- . Some prisoners were released the day after Booth was decided.
- . Others will be released as soon as inspection of their files reveals that they should be released under Booth.
- . Other prisoners will have their release dates re-calculated in compliance with Booth.
- . And some prisoners have served their sentences under the law as it had previously been understood to have been, but if Booth had been applied to them they would have been released earlier.
That seems to me to be the legal answer. The policy answer will depend on the weight to be given to finality in litigation as against the need to ensure that those who enforce the law obey the law, particularly in relation to people - prisoners - who are otherwise without remedy against institutional abuse of power. Their vulnerability became entrenched at a time when the final appeal court - the Privy Council - was, as a matter of practicality, out of their reach. I think the policy answer will be consistent with the legal answer, that retrospective effect of Booth will be acknowledged, and that compensation should be paid. There will still be arguments about whether compensation can be given without discriminating in favour of those prisoners whose offences did not have victims, because of the Prisoners' and Victims' Claims Act 2005.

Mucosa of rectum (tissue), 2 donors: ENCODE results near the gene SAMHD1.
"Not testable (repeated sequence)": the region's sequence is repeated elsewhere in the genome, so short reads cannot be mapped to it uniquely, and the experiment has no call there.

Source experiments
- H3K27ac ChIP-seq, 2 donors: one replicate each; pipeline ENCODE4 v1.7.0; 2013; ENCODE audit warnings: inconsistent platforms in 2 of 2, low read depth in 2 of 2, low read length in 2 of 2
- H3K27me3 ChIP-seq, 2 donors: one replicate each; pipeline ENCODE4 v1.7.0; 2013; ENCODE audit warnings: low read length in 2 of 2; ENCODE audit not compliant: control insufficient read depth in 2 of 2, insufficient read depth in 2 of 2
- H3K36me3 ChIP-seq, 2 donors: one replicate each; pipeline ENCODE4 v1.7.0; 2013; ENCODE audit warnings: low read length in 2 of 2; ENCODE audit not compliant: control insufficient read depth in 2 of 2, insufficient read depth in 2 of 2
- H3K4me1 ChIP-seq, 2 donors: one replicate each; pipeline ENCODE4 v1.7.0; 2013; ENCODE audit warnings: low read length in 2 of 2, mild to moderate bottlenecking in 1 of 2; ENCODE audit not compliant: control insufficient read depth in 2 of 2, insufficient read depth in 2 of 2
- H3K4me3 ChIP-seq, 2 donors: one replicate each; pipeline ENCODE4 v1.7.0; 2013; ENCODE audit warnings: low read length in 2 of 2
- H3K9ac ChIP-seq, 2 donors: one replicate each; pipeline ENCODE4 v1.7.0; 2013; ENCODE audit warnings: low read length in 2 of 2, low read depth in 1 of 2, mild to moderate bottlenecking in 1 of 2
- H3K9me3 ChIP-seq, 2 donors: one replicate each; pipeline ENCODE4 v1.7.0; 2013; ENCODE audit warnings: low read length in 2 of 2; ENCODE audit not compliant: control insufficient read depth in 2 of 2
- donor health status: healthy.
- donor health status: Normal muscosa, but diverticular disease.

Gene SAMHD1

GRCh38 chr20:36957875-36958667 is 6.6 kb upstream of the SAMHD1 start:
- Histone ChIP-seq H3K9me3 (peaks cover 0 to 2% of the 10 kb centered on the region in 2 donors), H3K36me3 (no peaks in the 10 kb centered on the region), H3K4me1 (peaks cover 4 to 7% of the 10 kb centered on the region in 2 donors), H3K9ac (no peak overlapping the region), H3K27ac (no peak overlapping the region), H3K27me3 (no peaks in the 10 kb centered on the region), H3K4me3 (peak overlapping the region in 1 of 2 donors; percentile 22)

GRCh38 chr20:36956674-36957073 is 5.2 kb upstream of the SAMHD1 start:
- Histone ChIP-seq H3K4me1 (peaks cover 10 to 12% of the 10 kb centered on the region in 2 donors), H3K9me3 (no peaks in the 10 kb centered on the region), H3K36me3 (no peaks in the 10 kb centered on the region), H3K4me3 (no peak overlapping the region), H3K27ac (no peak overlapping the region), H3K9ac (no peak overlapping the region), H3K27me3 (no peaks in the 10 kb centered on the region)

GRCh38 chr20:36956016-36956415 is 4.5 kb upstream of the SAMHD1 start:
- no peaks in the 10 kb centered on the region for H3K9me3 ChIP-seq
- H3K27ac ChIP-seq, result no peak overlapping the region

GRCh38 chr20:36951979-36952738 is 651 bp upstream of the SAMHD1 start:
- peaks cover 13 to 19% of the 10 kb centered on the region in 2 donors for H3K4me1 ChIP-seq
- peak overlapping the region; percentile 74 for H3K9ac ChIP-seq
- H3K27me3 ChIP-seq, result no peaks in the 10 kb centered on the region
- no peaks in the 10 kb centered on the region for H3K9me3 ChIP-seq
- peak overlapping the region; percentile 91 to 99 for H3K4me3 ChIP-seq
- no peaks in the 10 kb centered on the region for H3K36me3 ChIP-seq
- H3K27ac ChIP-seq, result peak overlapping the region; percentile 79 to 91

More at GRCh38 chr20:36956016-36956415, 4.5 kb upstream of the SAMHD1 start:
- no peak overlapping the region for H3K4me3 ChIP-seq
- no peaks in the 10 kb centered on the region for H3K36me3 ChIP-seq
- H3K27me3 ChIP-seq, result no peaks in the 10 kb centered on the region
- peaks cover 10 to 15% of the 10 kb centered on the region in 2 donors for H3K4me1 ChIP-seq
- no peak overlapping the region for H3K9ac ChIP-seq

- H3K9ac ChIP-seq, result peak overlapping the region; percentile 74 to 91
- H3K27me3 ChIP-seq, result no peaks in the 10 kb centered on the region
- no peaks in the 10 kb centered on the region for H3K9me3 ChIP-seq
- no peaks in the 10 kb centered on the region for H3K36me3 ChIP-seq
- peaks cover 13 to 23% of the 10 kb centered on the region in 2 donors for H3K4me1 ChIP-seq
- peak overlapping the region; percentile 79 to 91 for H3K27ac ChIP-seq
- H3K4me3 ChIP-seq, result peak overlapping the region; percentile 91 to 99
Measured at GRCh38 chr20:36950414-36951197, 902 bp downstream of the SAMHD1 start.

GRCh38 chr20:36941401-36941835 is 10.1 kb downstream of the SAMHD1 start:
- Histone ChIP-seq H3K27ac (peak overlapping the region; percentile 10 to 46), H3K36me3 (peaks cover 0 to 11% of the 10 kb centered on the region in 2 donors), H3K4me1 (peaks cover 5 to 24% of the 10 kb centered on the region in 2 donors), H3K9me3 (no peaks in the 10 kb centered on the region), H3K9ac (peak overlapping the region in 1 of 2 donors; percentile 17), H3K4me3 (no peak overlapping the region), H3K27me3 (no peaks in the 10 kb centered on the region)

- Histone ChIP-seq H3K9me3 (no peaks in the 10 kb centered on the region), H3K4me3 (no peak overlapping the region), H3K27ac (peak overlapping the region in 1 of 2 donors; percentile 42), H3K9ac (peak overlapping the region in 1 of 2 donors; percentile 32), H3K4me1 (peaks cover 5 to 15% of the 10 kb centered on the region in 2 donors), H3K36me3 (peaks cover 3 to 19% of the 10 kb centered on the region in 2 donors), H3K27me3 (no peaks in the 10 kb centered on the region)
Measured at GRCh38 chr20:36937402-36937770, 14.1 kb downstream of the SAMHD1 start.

Update: On 18 December 2017 the Court of Appeal, upholding the High Court, held that the decision in Booth, like the great majority of common law decisions, is retrospective in effect, and that the prisoners who had not been released on their correctly calculated dates were falsely imprisoned and were eligible for damages, and that an appropriate award for a recidivist prisoner who was not freshly traumatised by incarceration was in the range of $8,000 to $12,000 for one month's wrongful imprisonment: Chief Executive of the Department of Corrections v Gardiner  NZCA 608.